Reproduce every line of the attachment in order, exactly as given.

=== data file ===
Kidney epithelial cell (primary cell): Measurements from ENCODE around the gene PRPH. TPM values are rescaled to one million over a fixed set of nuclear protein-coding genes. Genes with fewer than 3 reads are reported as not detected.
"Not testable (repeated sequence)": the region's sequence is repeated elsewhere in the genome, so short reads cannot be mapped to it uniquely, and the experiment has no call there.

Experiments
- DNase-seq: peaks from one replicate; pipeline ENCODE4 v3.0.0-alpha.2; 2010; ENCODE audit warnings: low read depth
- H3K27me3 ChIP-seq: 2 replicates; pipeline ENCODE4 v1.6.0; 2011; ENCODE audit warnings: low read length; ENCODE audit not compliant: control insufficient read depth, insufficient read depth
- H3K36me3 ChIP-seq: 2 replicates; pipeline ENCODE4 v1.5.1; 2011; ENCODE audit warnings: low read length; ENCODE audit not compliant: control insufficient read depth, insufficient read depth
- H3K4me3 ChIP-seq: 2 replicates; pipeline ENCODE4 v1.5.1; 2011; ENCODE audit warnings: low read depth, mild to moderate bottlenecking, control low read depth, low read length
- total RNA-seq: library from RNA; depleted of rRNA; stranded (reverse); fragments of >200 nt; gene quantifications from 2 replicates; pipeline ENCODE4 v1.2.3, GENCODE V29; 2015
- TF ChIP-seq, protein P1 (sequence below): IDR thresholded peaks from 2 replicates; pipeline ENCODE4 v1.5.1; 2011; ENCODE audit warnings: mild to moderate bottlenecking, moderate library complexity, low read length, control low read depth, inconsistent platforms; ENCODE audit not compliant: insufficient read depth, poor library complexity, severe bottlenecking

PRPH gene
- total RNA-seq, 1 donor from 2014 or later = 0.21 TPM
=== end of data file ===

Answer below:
Kidney epithelial cell (primary cell): Measurements from ENCODE around the gene PRPH. TPM values are rescaled to one million over a fixed set of nuclear protein-coding genes. Genes with fewer than 3 reads are reported as not detected.
"Not testable (repeated sequence)": the region's sequence is repeated elsewhere in the genome, so short reads cannot be mapped to it uniquely, and the experiment has no call there.

Experiments
- DNase-seq: peaks from one replicate; pipeline ENCODE4 v3.0.0-alpha.2; 2010; ENCODE audit warnings: low read depth
- H3K27me3 ChIP-seq: 2 replicates; pipeline ENCODE4 v1.6.0; 2011; ENCODE audit warnings: low read length; ENCODE audit not compliant: control insufficient read depth, insufficient read depth
- H3K36me3 ChIP-seq: 2 replicates; pipeline ENCODE4 v1.5.1; 2011; ENCODE audit warnings: low read length; ENCODE audit not compliant: control insufficient read depth, insufficient read depth
- H3K4me3 ChIP-seq: 2 replicates; pipeline ENCODE4 v1.5.1; 2011; ENCODE audit warnings: low read depth, mild to moderate bottlenecking, control low read depth, low read length
- total RNA-seq: library from RNA; depleted of rRNA; stranded (reverse); fragments of >200 nt; gene quantifications from 2 replicates; pipeline ENCODE4 v1.2.3, GENCODE V29; 2015
- TF ChIP-seq, protein P1 (sequence below): IDR thresholded peaks from 2 replicates; pipeline ENCODE4 v1.5.1; 2011; ENCODE audit warnings: mild to moderate bottlenecking, moderate library complexity, low read length, control low read depth, inconsistent platforms; ENCODE audit not compliant: insufficient read depth, poor library complexity, severe bottlenecking

PRPH gene
- total RNA-seq, 1 donor from 2014 or later = 0.21 TPM